There’s been a lot of talk lately about how spider silk is this crazy wonder material that may soon find its way into everything from electronics to ultra-strong fabrics. Now, there’s another reason to be excited about spider silk: doctors might one day use the stuff to grow you a new heart.
Growing new organs and tissues outside the body is the bleeding edge of biomedical research. Just imagine: if doctors could grow replacement hearts or kidneys from a patient’s own stem cells, that patient would no longer have to face the agonising prospect of waiting to find a suitable donor. The risk of organ rejection would become nil. But there’s a lot of R&D to be done before we get there. One initial challenge has been finding a scaffold material to grow organ tissues on—something that’s non-toxic, will not impede cell growth, and will not, itself, be rejected by the body. That, it turns out, is a pretty tall order.
But, as described in a study published recently in PLOS ONE, genetically engineered fibers of spidroin—the protein that builds cobweb strands—might just fit the bill when it comes to human heart tissue. Spidroin fibers have already proven themselves a useful substrate for growing tendons and cartilages. Researchers at the Moscow Institute for Physics and Technology decided to see whether spidroin grown in the lab via genetically modified yeast cells can also be used to grow cardiomycetes, the cells that form heart tissue.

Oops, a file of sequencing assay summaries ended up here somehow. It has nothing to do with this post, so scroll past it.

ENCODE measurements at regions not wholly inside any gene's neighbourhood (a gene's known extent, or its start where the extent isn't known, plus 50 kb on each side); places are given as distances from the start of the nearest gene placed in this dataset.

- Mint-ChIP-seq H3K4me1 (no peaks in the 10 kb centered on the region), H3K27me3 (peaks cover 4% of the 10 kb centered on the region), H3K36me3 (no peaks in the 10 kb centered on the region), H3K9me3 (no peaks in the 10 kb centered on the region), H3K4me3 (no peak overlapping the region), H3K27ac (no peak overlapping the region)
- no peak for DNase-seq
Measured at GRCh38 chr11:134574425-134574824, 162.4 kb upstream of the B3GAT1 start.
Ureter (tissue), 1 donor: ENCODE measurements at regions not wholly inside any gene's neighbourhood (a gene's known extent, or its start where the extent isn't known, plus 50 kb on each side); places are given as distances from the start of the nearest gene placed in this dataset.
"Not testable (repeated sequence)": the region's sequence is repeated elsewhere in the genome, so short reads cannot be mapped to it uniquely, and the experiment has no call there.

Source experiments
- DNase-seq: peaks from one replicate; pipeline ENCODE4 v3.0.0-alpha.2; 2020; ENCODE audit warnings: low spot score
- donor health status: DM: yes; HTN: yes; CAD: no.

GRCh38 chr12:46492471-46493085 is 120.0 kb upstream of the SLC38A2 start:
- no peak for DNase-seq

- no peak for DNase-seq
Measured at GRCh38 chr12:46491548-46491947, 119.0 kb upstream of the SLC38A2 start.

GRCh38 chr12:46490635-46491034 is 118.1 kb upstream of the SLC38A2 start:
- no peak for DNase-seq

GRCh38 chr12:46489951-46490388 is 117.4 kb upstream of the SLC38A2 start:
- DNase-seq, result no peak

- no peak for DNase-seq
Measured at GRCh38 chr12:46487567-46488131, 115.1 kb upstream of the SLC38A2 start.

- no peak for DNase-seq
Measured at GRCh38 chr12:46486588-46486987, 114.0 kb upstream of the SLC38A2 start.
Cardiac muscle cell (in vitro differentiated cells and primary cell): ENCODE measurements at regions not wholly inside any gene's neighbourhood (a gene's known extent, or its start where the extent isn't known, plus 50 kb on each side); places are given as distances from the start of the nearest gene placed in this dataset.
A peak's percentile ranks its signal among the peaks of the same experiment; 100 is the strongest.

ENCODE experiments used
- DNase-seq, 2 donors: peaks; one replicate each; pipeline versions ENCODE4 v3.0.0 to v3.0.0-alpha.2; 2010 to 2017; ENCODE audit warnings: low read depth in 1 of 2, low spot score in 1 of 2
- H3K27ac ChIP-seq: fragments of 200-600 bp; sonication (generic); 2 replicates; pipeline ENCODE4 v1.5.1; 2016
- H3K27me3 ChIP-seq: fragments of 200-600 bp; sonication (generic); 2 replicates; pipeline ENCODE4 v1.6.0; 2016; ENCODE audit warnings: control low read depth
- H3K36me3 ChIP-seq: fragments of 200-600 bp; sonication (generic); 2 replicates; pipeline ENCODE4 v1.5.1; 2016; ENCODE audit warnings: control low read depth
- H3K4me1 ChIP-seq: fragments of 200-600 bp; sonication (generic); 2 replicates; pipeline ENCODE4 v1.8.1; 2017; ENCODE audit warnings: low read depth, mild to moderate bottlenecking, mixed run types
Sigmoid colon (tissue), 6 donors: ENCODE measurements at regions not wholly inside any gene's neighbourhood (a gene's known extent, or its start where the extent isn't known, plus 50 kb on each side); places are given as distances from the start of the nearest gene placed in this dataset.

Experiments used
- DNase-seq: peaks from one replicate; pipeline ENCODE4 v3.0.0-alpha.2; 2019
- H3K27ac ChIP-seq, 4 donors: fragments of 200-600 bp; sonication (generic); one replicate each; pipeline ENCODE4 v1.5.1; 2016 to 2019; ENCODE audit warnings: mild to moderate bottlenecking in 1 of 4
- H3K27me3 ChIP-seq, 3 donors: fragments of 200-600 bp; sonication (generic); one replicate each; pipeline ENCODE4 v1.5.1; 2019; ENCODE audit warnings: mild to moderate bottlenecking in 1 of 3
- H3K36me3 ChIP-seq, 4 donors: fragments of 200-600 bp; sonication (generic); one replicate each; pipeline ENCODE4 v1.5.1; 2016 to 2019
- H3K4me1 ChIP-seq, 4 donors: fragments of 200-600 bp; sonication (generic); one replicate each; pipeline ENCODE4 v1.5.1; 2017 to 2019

Heart tissue cells grown on a matrix and stained with fluorescent markers via Alexander Teplenin et al. / PLOS ONE
For their experiments, the researchers seeded a spidroin fiber matrix with neonatal rat cardiomycetes. Within 3 to 5 days, a layer of cardiac cells had formed. Follow-up tests determined that this tissue was able to contract synchronously and conduct electrical impulses, just like normal heart tissue should
It’ll probably be some years yet before we’re growing full human hearts on any sort of artificial scaffold, but it’s exciting to see that progress is being made toward that goal. If the idea of an artificial heart that’s stitched together with spider webs sounds a bit creepy, know this: those fibres are five times stronger than steel and twice as elastic as nylon. If anything, it sounds like an upgrade.
Read the full open-access scientific paper at PLOS ONE.
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